Computer models are the only way to go, since only computer models can simulate on the scale required. If they are open source, nobody can appeal to obscurity if they don't like the outcome. They must follow up with scientific critique that addresses specific concerns rather than esoterics. NIST has not, in all cases, given us their parameters and the software used is closed source.

I find your support for the primitive collapse models proposed by truthers so far to be naive, and your neglect of e.g. this:

forums.randi.org...

and this:



...is unacceptable.
edit on 4-2-2012 by snowcrash911 because: (no reason given)



posted on Feb, 4 2012 @ 10:54 AM
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Originally posted by snowcrash911

Originally posted by Darkwing01
I want you to commit to a model.


Heidi Klum?


What you ultimately want is for IWW to construct a replica of the WTC, because anything else won't do in your opinion. You've already derided computer simulations, without so much as a whimper of expertise in the matter. I do have that whimper of expertise in the matter, and I say you are mistaken.

Computer models are the only way to go, since only computer models can simulate on the scale required. If they are open source, nobody can appeal to obscurity if they don't like the outcome. They must follow up with scientific critique that addresses specific concerns rather than esoterics. NIST has not, in all cases, given us their parameters and the software used is closed source.

I find your support for the primitive collapse models proposed by truthers so far to be naive, and your neglect of e.g. this:

forums.randi.org...


But if the computer model is accurate how can we possibly not be able to determine the tons of steel and tons of concrete on every level of the towers?

How could we possibly not determine if the core could hold itself up without the floors and perimeter?

I agree that an ACCURATE computer model is the way to go. But a computer model does not really do physics. It simulates physics according to its programming. So it can be just a complicated way to lie. We already know the Purdue simulation does not match a real building impact because the NIST measured the deflection and oscillation of the south tower due to the plane impact but Purdue's computer simulation does not move.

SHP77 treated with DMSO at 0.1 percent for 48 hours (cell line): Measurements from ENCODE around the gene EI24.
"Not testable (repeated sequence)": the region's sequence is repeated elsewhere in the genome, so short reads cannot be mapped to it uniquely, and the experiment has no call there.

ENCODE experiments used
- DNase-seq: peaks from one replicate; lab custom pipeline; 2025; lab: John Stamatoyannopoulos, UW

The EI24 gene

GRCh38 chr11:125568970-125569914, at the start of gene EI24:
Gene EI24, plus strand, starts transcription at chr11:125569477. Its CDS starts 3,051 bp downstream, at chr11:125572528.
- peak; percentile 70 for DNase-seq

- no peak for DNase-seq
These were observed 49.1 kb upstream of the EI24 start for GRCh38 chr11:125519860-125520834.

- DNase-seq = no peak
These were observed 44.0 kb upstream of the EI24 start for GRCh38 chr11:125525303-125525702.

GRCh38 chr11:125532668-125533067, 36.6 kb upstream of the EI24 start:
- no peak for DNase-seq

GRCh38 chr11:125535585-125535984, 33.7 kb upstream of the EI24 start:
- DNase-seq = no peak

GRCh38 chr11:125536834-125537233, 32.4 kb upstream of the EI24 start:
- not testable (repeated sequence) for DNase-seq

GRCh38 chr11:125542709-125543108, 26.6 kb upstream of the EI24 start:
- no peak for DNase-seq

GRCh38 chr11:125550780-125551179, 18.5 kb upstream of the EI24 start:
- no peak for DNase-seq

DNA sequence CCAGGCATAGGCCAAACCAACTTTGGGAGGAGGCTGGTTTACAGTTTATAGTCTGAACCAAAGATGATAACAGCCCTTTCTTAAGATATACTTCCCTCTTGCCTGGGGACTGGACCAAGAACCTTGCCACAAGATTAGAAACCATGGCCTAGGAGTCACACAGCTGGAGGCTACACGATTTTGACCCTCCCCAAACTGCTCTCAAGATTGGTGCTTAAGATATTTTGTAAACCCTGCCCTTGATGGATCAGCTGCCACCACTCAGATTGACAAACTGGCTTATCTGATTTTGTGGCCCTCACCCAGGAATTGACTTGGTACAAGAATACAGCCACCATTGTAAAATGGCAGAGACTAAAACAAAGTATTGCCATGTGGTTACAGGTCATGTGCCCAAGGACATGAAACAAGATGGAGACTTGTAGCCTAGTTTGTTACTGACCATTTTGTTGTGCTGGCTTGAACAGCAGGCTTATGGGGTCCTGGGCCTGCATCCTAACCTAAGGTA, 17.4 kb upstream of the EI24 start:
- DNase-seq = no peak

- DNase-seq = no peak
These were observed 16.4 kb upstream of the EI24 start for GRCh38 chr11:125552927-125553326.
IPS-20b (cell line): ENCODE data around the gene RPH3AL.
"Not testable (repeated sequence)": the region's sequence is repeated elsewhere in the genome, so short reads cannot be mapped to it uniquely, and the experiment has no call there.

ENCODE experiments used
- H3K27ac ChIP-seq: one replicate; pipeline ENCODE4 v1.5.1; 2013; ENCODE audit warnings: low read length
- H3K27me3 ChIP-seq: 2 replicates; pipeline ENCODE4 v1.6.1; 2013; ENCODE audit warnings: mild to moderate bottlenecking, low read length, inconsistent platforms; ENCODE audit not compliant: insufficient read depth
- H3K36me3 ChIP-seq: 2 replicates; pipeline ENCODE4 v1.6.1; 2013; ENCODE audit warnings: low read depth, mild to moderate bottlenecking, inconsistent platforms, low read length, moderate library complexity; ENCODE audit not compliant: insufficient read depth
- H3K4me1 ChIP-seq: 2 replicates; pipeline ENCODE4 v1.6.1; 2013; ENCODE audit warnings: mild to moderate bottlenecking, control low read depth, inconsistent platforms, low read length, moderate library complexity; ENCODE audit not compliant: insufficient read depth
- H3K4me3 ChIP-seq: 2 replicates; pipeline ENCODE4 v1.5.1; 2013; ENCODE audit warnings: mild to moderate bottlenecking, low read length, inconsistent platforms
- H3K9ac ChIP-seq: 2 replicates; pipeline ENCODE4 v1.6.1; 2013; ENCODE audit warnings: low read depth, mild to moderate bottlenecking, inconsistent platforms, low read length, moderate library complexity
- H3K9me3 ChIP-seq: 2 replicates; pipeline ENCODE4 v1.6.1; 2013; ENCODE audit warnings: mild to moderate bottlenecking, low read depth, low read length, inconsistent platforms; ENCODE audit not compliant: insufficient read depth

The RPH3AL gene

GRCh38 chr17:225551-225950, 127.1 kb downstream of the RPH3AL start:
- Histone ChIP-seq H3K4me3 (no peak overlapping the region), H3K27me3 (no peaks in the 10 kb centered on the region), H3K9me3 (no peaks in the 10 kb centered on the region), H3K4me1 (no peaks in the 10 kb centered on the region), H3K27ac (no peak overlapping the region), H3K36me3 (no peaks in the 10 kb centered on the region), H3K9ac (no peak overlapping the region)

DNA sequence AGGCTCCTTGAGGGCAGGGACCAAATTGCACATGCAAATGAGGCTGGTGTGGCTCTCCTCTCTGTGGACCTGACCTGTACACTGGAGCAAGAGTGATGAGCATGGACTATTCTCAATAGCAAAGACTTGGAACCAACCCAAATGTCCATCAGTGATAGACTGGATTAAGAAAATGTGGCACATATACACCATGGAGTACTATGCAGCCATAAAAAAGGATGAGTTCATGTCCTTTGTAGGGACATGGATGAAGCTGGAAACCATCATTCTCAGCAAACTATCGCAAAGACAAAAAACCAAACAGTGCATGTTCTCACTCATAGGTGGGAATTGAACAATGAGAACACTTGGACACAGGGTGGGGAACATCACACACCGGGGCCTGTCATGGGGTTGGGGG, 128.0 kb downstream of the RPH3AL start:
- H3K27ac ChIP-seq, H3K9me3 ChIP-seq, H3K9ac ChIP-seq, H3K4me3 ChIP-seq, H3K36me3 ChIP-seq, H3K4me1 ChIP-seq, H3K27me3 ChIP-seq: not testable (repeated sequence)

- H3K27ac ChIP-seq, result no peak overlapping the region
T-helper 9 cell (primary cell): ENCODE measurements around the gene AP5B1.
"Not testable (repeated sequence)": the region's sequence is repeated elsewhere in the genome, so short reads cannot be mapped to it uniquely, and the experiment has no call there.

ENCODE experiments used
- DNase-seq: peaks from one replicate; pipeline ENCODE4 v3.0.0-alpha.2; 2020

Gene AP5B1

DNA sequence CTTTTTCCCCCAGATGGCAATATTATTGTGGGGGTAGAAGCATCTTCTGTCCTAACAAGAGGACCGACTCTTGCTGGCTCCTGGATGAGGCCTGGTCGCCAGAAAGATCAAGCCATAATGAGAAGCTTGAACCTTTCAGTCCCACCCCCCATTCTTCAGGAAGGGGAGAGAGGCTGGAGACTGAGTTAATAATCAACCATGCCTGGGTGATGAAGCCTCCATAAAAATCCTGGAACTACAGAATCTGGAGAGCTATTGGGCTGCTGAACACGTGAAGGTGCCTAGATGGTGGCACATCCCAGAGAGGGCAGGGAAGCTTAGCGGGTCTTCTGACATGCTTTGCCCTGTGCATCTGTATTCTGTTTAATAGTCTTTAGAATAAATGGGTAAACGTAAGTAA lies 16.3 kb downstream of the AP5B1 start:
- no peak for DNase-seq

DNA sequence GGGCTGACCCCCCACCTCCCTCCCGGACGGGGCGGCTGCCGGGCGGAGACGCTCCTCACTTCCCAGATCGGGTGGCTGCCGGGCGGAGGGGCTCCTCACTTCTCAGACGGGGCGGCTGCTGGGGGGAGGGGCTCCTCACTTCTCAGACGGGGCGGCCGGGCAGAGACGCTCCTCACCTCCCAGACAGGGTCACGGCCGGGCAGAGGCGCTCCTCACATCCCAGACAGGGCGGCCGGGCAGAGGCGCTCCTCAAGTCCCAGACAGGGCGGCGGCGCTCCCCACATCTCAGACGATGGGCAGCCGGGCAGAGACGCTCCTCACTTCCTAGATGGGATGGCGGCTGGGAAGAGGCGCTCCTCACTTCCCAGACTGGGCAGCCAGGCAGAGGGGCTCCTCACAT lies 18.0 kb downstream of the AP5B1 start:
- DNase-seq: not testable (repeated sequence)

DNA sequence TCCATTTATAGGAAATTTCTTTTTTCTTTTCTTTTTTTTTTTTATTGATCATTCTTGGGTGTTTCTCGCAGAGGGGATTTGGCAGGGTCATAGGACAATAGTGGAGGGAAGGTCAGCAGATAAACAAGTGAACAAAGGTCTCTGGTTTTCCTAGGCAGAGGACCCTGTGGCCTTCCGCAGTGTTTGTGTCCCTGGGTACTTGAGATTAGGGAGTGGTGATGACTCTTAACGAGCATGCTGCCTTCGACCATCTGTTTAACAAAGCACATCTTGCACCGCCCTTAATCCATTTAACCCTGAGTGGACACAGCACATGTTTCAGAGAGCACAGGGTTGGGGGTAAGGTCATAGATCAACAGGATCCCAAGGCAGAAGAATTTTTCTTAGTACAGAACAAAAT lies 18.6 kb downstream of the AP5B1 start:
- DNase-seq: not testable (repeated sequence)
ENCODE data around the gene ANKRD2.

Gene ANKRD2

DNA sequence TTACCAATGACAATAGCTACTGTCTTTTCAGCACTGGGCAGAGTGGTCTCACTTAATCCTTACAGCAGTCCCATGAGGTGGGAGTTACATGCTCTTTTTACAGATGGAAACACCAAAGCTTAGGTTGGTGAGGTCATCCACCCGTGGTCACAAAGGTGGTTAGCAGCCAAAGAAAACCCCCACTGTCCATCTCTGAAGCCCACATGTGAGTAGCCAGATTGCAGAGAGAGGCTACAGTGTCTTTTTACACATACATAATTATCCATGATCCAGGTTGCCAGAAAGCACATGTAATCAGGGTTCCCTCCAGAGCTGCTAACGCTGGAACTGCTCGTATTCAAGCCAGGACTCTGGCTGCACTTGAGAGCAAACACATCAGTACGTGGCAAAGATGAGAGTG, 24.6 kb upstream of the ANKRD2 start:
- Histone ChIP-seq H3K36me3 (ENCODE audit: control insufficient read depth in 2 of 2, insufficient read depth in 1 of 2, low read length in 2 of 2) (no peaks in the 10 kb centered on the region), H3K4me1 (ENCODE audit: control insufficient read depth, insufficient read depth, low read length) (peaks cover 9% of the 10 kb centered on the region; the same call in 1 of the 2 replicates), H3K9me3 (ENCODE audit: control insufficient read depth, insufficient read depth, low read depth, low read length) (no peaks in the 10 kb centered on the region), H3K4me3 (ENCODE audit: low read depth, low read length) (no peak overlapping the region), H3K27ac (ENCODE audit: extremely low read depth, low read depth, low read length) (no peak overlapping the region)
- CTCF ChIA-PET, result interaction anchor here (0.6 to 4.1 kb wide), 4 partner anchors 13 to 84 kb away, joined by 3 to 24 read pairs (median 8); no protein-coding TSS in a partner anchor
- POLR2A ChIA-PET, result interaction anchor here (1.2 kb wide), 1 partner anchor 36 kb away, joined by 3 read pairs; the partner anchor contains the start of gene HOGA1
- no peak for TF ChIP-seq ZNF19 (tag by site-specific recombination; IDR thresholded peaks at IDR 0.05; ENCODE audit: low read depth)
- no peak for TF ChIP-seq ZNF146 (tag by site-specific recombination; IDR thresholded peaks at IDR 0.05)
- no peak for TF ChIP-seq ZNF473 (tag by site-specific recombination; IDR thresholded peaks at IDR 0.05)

So what is everyone going to say if a good computer simulation will not collapse?

Could that be why we don't have one after TEN YEARS?


psik



posted on Feb, 4 2012 @ 11:00 AM
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reply to post by psikeyhackr
 





It does not change the fact that various SCIENTISTS and EXPERTS have not been demanding accurate steel and concrete distribution data on the towers for the last TEN YEARS.

Because they have it.



posted on Feb, 4 2012 @ 12:21 PM
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Originally posted by Darkwing01
reply to post by IrishWristwatch

Gah! The forum ate my enormous post...

Excellent.


First if you are sincere in your affirmations of the principles outlined above I apologize, I am not going to quote-mine old conversations.

I am sincere and I don't care about your apology. It means nothing.





Good enough. That will do, and you just said it can be done.


I have been trying to convince you of just this point for more than a year now and that is the best you can muster?

I see you can't muster the calculation you claimed you could do. Big surprise.



In real systems once the useful energy of a component is used it cannot be used again.

You mean when the mechanical energy is dissipated into thermal energy, it cannot be used to do mechanical work? Unless, of course, the thermal 'waste' heats a cylinder which expands a gas which pushes on a piston and does mechanical work.

You need to be clear what 'used' means in a thermodynamic context. Perhaps you'd like to be more precise in your terminology.


When the falling indestructible block passes through the building in Bazant's model it gains useful energy which is dissipated when the block itself is destroyed.